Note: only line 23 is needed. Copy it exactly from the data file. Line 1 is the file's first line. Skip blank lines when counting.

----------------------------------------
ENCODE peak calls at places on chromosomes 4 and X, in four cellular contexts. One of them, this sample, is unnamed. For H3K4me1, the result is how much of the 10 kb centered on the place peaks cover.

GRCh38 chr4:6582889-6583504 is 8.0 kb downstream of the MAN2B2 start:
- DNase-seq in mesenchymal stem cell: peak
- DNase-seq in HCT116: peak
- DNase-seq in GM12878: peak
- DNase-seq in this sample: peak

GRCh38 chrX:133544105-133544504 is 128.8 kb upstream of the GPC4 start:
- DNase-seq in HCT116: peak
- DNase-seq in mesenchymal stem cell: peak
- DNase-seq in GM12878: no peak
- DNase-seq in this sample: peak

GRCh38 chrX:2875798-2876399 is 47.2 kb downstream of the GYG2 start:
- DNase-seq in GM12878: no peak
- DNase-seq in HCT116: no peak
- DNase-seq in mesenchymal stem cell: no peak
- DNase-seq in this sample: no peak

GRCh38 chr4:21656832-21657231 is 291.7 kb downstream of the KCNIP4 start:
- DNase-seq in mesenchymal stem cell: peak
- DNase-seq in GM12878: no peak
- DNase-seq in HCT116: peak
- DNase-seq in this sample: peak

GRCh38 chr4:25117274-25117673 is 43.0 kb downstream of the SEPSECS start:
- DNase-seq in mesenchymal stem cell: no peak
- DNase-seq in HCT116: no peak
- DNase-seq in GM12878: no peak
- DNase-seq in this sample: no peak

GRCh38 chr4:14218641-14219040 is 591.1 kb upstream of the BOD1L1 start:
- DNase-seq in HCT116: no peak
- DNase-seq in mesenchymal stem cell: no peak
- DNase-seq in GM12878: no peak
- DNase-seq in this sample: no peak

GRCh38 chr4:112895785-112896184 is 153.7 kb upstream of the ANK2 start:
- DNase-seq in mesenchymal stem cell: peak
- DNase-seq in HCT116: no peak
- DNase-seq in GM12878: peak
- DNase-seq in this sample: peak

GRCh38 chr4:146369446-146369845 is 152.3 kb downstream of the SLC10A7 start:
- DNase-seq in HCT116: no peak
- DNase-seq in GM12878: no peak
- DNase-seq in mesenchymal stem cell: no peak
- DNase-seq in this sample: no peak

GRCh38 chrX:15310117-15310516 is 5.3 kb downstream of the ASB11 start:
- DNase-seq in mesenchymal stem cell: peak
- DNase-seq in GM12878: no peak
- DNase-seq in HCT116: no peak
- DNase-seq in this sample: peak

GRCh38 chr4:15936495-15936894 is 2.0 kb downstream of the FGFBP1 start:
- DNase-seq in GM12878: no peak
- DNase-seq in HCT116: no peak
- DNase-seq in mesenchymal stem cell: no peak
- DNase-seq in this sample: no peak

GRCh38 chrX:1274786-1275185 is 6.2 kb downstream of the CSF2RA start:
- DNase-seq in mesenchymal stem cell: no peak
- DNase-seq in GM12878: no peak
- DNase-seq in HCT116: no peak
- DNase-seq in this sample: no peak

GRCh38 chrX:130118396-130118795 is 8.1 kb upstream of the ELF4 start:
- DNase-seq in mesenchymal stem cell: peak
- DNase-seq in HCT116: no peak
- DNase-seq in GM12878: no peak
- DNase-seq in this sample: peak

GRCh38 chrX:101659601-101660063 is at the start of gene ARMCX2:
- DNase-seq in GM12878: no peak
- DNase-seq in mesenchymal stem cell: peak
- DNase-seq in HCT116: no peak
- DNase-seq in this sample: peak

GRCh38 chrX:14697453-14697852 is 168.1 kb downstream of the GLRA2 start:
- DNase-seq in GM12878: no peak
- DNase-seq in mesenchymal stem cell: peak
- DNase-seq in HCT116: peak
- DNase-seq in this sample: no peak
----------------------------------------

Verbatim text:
- DNase-seq in mesenchymal stem cell: no peak